Information Wants To Be Free

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The phrase "knowledge is power" has a fundumental basis in fact owing to the general observation that the people with knowledge have power. But as with every rule there are exceptions and in this case we have George W. Bush.

This exception not withstanding, the aforementioned rule is widely accepted and is often combined with a fundamental human compulsion, namely greed, that results in behaviour aimed at restricting the general distribution of information. Human logic being what it is, people with power conclude that the only way to maintain power is to stop others from obtaining a share of theirs. After all, if everyone had an equal share, the people presently in power would lose the excuse to wollow in self-gratification.

This behaviour has produced many subtle and cunning devices that ultimatelly restrict the distribution of information. There are also many not-so-subtle devices, and they will be discussed in due course. The subtlety of these devices stems from their indirect effects on restricting information. There are many such in existance today, but as with most things we have today, their origins lay seeded far in the past.

Writen language being the most common way of transfering information accuratelly, historically speaking, has made it a focul point of information supression. So how does one supress the use of writen language? Well, a number of devices have been shown to be effective.

1. Writen language is taught, as no one is born with the ability to read and write. Preventing people from learning is therefore a good start. To this end, not spending money on education or teachers, and perhaps going as far as to close schools will bring about the desired results.

2. Storing the information if a form only accessible by the people who control it. In the deep, dark annals of history, the Latin and Greek languages have been used to store writen information. Not supprisingly, neither language was used by the majority of the population, but rather by the ruling class.

3. Preventing access to information. Locking information in large vaults, thus preventing access, works well. In the past these vaults were called libraries. Far from the institutions of the same name we have today, these great vaults were far from easily accessible by the general population. Apart from the language issues already mentioned, getting to a library was by no means trivial. Firstly these institutions were located only in the big cities, were as the majority of the people lived in rural areas (and still do, by the way). Secondly, you couldn't just walk off the street into a library and borrow a book. For one, borrowing was not a known concept, and two, you first had to get into the building. Dress codes and in some cases membership had to be by-passed, and not everyone could "afford" one and/or the other.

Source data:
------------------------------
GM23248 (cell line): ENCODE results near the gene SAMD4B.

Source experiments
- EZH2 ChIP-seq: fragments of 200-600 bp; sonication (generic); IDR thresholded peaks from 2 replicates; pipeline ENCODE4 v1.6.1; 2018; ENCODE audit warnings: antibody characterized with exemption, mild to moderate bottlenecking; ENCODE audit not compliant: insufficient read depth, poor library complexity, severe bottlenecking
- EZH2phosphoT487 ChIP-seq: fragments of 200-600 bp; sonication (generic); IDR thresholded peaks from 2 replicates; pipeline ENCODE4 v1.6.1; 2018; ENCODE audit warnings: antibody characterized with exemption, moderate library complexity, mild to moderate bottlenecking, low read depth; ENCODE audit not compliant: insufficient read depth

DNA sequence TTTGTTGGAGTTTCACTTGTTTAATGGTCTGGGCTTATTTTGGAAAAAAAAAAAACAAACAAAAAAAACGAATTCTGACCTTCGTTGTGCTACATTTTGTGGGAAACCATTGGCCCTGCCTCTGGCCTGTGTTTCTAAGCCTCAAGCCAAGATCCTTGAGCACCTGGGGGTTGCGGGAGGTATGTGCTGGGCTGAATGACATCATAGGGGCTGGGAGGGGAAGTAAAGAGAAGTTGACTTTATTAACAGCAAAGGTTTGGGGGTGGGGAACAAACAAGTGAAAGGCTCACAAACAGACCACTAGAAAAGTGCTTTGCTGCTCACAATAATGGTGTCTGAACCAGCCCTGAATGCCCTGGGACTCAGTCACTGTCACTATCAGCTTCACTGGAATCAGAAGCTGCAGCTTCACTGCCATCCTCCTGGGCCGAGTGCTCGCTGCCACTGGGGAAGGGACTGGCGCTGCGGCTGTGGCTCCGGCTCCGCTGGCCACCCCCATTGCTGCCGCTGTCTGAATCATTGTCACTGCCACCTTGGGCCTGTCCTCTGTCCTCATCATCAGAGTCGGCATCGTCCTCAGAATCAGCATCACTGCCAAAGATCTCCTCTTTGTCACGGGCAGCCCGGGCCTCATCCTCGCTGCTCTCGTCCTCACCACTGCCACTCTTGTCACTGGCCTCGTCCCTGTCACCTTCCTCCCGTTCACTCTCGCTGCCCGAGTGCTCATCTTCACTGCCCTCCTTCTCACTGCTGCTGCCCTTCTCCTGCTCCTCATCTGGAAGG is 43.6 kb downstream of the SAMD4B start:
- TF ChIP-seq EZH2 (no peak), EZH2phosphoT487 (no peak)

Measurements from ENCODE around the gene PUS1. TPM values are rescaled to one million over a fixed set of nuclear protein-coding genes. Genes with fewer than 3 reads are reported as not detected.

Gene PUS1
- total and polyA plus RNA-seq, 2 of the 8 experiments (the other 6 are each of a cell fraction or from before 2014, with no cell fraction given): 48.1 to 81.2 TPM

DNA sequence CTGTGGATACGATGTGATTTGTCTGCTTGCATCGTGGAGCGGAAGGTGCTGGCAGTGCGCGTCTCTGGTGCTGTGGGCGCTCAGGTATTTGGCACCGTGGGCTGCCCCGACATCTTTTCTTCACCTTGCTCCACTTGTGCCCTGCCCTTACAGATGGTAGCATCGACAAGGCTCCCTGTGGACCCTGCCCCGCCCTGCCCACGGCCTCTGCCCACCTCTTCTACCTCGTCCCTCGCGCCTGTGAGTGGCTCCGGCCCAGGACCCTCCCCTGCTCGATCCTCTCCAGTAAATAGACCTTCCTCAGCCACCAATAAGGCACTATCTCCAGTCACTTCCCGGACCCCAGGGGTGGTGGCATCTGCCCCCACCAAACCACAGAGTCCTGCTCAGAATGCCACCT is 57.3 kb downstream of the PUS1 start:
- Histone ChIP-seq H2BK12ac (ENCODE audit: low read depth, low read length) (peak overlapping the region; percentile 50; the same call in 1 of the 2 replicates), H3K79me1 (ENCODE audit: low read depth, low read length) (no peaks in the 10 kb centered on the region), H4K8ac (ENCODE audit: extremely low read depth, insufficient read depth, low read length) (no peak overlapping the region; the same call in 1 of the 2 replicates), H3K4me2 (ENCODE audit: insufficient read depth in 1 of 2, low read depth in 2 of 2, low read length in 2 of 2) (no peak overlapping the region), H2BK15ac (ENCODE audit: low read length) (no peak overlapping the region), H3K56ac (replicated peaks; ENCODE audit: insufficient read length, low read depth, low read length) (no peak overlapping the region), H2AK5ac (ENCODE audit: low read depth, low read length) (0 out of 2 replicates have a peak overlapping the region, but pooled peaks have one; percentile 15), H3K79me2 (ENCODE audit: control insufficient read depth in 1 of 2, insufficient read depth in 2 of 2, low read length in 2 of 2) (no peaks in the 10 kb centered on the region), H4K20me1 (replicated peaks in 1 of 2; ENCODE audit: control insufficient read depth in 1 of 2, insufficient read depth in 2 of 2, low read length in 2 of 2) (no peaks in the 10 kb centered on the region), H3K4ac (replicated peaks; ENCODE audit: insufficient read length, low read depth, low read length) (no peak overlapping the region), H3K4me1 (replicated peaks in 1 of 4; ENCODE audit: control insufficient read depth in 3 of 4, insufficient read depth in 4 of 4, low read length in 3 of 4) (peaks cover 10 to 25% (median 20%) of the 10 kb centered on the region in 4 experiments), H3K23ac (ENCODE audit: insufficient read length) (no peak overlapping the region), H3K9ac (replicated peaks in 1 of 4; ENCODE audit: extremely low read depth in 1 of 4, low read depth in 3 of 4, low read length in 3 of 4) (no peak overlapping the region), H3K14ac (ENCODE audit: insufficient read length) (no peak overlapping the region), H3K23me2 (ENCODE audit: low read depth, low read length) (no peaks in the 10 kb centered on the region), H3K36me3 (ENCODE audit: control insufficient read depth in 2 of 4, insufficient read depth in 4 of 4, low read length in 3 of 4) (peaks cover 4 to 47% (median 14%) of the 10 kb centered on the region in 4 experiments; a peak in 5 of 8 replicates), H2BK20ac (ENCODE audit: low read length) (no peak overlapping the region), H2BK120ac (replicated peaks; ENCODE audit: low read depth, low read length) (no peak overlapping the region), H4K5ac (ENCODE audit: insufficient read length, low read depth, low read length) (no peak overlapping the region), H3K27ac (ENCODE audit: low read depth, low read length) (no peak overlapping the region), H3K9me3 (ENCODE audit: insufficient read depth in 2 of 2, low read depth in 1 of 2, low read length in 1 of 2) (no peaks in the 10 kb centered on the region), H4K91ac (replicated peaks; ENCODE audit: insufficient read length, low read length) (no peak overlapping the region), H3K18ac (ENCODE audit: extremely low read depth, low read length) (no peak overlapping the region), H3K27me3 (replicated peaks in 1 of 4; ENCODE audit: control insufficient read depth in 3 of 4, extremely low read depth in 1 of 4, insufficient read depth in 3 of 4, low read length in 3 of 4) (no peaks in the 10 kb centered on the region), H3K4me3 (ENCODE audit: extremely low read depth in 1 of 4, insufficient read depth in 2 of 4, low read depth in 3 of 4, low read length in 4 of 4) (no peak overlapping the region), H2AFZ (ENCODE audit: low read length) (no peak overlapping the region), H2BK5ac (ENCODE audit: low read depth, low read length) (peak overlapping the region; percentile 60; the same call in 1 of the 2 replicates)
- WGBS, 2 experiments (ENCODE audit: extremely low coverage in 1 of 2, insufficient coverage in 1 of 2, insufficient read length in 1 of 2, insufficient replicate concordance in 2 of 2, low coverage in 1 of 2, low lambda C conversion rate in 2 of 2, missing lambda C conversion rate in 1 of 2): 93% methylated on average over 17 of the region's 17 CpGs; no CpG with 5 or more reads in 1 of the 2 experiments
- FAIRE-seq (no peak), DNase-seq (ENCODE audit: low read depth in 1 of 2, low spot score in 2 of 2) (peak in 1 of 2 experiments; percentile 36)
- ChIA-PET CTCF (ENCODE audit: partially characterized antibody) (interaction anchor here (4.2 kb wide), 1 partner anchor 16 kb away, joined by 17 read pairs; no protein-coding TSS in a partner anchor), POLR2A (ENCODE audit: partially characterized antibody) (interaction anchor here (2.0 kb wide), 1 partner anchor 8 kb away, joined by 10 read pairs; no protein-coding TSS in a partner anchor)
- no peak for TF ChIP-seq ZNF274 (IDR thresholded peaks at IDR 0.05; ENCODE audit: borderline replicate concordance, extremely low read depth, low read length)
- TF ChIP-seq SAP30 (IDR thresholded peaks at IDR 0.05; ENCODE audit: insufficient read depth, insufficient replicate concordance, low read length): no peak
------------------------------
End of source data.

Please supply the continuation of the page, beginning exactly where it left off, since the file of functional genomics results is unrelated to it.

These are but some of the more subtle methods that have proven to be effective in the past. Present methods tend to fall into the not-so-subtle category, although some may argue that the true subtlety is found in the justification of these methods which, amongst others, include National Security, Corporate Ownership and Personal Privacy.

When National Security is given as a justification, no one seems to object. After all, what could be more important? Whether missguided nationalism, or the fear of being labeled unpatriotic, the justification of National Security proves to be quite effective simply because it is seldom questioned. One examplory case that keeps on poppoing up throughout history, right up to the present day, is the trafficing of information in weapons. In present times, neuclear weapon information is most popular, but we can trace this trend back to the good old stick1. In the United States recently, there was a great concern about the possible transfer of US neuclear weapon design information to China. The concern being that if China had obtained this information, and used it to build the same weapons the US already has, the world would be less safe. That is to say, the US having these weapons, and placing them in the hands of people like Goege Bush (with Dan Quayle), and now George W. Bush makes for a safer world.

1. Althoug the use of a humble stick as a weapon it may appear obvious to the present generation, it has not always been the case. Through exhaustive archeological reserach, we have traced the first use of the stick as a weapon to the neanderthal tribe in present day Spain. Illustrating the discovery are numerous cave painings in the region that depict one of the tribe members walking in a wooded forrest, stepping on a rake-type stick and being hit in the face. Amazed at the pain inflicted through impact of the tough timber on his soft, albeit hairy face, he proceeded to demonstate the same effect to his fellow tribe members, on the condition that it remain a secret within their tribe. All recognized the power of such knowledge, but failed to realize the fundamental flaw in their means to keep it hidden. They put forward a series of rules that prevented the disclosure of the secret under pain of being hit with the stick. And so it happenned that one of the tribe members was seen conversing with members of another tribe (through the usual series of grunts and moans). The remaining members of the tribe saw this a potential tratorous transgression and proceeded to impart the due punishment in full view of members of the other tribe, thus releaseing the sacred knowledge forever.

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